Generally speaking, a person who is assaulted at work to receive workers’ compensation benefits must show that the assault is related to the employment relationship and not from a purely personal relationship. If the assault arises out of a clearly personal dispute, the injured employee may be barred from obtaining workers’ compensation benefits. The injured party may, however, be able to pursue a common law negligence claim against the co-worker who perpetuated the assault.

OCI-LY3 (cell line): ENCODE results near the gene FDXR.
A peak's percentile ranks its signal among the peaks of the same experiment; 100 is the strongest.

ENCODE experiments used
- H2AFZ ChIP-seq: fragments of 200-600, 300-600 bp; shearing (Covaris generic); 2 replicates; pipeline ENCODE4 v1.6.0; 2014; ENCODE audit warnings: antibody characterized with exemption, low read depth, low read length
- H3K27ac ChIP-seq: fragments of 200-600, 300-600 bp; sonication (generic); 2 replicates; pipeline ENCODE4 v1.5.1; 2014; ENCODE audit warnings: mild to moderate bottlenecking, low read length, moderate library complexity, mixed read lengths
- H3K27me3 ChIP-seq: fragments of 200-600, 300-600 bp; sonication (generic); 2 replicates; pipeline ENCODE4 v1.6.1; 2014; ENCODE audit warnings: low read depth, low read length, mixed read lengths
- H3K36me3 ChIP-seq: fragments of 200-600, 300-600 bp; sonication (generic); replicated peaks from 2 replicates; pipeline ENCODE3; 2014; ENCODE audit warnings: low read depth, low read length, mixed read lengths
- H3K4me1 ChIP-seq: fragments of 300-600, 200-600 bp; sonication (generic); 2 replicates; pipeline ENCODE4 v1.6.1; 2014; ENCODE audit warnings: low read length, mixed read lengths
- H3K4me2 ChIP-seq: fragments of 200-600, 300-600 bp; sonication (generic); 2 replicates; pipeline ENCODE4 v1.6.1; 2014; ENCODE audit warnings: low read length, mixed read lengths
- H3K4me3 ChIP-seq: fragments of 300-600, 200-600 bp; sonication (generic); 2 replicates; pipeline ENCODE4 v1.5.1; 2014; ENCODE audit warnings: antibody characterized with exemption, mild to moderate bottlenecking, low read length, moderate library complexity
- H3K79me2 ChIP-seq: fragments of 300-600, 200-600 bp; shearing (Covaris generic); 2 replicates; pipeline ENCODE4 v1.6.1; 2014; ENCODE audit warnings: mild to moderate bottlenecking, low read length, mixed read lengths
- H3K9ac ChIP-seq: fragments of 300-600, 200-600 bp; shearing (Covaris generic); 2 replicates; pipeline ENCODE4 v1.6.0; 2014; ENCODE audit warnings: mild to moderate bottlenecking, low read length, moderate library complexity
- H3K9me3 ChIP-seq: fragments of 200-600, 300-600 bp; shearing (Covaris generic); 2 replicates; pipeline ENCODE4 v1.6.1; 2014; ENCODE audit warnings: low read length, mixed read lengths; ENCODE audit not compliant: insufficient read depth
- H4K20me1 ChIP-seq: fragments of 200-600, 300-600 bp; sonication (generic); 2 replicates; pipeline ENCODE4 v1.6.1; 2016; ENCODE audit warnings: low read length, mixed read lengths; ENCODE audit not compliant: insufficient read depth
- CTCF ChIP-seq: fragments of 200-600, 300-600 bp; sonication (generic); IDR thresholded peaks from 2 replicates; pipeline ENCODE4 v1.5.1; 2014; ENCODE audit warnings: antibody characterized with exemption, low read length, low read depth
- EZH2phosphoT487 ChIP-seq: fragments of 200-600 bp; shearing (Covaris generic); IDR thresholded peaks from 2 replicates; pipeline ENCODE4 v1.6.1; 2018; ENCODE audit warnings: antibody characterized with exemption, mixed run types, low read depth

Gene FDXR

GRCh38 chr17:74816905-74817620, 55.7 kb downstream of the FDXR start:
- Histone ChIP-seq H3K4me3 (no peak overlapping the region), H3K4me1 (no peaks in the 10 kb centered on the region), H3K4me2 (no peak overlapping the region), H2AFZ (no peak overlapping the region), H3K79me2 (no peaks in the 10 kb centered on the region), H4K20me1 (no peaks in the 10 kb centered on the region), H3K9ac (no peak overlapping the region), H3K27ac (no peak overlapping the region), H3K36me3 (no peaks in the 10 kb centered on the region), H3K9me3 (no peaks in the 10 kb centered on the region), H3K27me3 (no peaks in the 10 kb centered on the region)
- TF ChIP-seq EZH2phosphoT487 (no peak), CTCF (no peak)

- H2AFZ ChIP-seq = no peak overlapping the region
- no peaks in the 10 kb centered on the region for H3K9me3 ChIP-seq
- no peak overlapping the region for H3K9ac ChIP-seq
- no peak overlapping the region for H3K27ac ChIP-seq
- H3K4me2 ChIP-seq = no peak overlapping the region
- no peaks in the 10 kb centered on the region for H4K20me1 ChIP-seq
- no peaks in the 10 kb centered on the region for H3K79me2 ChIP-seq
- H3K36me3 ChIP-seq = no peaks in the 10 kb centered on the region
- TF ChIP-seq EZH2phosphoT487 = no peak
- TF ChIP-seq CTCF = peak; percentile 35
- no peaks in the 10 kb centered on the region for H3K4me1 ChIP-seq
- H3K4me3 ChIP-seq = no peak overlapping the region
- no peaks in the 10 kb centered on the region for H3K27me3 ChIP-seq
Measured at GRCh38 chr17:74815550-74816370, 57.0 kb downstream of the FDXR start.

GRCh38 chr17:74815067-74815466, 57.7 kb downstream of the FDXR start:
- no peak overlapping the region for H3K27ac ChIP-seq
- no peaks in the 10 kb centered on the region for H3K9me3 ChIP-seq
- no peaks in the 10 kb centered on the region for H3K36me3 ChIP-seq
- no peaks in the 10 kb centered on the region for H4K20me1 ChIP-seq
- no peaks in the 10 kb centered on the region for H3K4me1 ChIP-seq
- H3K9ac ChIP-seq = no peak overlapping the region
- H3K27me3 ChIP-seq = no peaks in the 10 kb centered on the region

In a recent case, Lesley Joseph v. Monmouth County, Mr. Joseph appealed a workers’ compensation Judge’s decision to dismiss his claim after he was assaulted by another employee at work. The Judge found that the assault lacked any connection to the workers’ employment, as it arose out of the worker’s involvement with the other employee’s pyramid investment scheme. The injured worker appealed arguing that the fact that the assault happened in the workplace was enough to make it arise “out of and in the course of” employment.